Wednesday 3rd of March 2021

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Debt Levels Fall for Many Consumers

Although the United States is in the middle of a recession, there is some good news. Jobless levels for July dropped to 9.4%, from 9.5% in June. Those that are employed have been working more hours and have seen an increase in their wages. Along with a slight turn in the unemployment rate, consumers have been paying down their debts. The Federal Reserve has reported that consumer debt has fallen for five months in a row. Americans are spending less and saving more. In some cases, the market has forced consumers to reduce their debt by making credit less accessible. In other cases, consumers have chosen to pay down what they owe and have been spending less. This has caused lackluster sales at retailers nationwide, but may result in a stronger economy in the long run.

A Look at the Numbers

The total debt held by consumers was reduced by $10.3 billion in June, which is a reduction of almost five percent. Experts expected that the rate would fall by only $4.7 billion. Consumers cut their debt levels in May by 2.6 percent, and by 8.2 percent in April. These figures do not include mortgage debt or home equity loans. Americans have been saving more too. Between April and June, the American savings rate went up to 5.2 percent, which is the highest that it has been since 1988.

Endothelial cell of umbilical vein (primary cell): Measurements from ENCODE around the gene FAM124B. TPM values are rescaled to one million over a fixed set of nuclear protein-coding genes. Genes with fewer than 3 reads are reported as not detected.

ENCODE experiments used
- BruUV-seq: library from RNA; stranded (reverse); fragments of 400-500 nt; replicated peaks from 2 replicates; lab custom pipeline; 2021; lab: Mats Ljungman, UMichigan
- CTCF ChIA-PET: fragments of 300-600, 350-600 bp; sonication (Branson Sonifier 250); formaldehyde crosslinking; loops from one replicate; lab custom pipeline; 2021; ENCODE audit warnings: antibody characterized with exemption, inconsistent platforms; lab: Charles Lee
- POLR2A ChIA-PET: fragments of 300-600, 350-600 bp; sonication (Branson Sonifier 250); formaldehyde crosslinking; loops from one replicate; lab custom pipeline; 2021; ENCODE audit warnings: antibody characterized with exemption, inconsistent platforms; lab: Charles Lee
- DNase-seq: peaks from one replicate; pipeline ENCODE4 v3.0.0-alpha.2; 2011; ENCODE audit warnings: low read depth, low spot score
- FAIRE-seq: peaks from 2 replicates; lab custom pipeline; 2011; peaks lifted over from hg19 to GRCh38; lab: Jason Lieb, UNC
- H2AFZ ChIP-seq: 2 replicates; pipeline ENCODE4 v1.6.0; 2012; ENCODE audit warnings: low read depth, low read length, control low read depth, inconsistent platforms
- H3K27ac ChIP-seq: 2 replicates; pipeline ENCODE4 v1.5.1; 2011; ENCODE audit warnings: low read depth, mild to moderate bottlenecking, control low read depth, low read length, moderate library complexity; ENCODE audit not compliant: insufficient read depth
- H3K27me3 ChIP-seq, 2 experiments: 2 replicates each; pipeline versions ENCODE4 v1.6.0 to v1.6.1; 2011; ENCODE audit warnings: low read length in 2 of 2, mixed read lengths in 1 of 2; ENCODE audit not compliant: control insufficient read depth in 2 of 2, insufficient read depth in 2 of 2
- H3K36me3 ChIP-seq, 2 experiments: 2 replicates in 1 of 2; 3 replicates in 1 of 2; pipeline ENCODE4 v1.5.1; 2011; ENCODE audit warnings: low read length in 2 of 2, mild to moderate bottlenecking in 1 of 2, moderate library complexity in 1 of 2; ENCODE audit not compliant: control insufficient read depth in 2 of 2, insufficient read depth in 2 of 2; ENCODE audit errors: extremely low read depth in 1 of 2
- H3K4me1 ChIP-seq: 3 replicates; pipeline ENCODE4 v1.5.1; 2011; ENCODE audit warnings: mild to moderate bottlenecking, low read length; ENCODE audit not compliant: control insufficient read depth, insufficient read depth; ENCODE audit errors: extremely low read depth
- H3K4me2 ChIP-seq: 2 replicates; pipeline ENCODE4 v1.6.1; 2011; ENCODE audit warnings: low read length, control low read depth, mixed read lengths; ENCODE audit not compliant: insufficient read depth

Reasons for Debt Reduction

A few factors have led to the reduction in consumer debt. Some families have been paying down their credit cards and have been saving more because they are concerned about the economy and their job prospects. Many families that have seen job losses, have had their home values decline, or have seen the values of their mutual funds decline have chosen to cut back in their spending. Other individuals have been denied credit, as market forces have made it more difficult to get automobile and signature loans. Credit card companies have also been canceling customer accounts and have been lowering credit limits.

Retail Effects of Frugality

Retail outlets had weak sales in July, as consumers continue to save instead of spend. For the short term, as long as Americans continue to avoid using their credit cards, retail sales will continue to lag. However, as the balance sheets of households improve and families pay off credit cards, retail sales could perk up again. As the jobless rate declines, consumers may begin to feel more confidence, which could get them to start spending again.

The Light at the End of the Tunnel?

With a reduction in the unemployment rate, increased savings levels, and employees working more hours and making more money, perhaps the American economy will start to turn around soon. Although retail sales have continued to contract, it is likely that they will start to improve, as long as the other signs of recovery continue. Companies that have postponed hiring new employees may be more willing to hire again if it begins to look like better times are ahead. Additional confidence on the consumer’s part may also cause more spending, which could further pull the economy out of the recession.